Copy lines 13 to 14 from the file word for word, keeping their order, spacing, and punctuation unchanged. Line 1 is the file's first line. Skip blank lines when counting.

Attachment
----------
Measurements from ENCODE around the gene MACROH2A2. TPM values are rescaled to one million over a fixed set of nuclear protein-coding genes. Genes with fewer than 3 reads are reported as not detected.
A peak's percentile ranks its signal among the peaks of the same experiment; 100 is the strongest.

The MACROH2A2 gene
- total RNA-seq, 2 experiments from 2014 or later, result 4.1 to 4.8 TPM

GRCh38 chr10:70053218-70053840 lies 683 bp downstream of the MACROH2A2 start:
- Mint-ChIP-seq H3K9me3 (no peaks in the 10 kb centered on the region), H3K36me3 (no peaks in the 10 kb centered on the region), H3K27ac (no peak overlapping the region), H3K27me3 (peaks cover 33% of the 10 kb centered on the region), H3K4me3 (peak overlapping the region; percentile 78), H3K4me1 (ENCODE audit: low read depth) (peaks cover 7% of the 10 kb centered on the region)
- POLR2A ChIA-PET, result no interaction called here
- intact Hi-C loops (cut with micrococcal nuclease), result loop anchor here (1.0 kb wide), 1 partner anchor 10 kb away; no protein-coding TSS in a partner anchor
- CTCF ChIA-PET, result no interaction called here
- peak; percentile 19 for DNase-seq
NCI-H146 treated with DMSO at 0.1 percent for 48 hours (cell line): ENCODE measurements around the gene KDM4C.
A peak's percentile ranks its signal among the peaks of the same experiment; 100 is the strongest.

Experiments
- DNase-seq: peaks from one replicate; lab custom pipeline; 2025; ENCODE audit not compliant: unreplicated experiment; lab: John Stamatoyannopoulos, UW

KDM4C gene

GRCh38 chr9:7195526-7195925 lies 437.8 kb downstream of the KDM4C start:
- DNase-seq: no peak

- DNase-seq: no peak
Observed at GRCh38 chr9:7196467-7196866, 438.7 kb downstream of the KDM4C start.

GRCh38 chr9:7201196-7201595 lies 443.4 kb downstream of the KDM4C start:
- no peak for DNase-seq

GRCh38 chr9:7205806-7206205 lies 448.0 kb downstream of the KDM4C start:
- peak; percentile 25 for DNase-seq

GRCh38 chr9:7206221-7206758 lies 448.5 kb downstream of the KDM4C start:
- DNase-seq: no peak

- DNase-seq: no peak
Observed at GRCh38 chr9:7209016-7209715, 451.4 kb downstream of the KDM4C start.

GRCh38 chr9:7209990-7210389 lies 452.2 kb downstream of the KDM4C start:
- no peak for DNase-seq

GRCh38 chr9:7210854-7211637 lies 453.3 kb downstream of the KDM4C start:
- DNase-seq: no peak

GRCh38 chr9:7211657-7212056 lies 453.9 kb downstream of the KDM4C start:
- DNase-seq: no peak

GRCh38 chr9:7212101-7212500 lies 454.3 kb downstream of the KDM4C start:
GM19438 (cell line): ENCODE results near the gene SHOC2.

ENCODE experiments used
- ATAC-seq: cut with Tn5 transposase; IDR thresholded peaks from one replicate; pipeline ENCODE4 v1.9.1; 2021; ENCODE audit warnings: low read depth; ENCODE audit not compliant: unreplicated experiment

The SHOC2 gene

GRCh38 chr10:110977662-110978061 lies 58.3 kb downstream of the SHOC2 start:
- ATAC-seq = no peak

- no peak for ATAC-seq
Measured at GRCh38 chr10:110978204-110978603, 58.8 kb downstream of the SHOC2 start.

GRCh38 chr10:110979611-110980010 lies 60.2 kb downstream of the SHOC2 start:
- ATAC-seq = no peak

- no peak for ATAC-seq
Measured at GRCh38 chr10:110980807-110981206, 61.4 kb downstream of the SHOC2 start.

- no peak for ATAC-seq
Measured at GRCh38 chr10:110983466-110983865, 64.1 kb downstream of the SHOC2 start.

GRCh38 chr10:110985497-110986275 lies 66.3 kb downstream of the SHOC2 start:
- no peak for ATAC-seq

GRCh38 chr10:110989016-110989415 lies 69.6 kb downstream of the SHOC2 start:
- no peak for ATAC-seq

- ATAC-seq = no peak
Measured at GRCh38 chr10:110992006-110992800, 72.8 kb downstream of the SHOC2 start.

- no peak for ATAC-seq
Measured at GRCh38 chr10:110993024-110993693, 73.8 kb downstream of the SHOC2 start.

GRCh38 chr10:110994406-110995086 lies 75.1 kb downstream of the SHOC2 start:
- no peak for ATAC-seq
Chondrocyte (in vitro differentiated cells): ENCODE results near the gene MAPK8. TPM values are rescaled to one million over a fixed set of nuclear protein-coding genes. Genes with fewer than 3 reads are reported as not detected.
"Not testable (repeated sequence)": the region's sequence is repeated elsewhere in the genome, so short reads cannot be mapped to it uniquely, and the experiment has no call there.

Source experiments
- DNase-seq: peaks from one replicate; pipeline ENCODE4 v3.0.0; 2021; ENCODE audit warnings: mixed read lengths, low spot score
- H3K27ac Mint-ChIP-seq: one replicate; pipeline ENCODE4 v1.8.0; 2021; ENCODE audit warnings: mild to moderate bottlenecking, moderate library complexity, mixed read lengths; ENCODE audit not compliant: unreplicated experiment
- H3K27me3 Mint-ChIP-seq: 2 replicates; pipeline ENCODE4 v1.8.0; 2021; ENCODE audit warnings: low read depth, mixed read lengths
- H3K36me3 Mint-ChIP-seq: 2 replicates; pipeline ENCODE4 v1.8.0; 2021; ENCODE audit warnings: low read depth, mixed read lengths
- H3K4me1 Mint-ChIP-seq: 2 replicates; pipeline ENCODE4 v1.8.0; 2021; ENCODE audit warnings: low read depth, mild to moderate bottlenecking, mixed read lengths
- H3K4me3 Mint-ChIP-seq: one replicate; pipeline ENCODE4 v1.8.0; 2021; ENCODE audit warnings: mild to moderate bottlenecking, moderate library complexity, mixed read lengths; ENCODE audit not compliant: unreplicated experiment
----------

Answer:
Experiments
- DNase-seq: peaks from one replicate; lab custom pipeline; 2025; ENCODE audit not compliant: unreplicated experiment; lab: John Stamatoyannopoulos, UW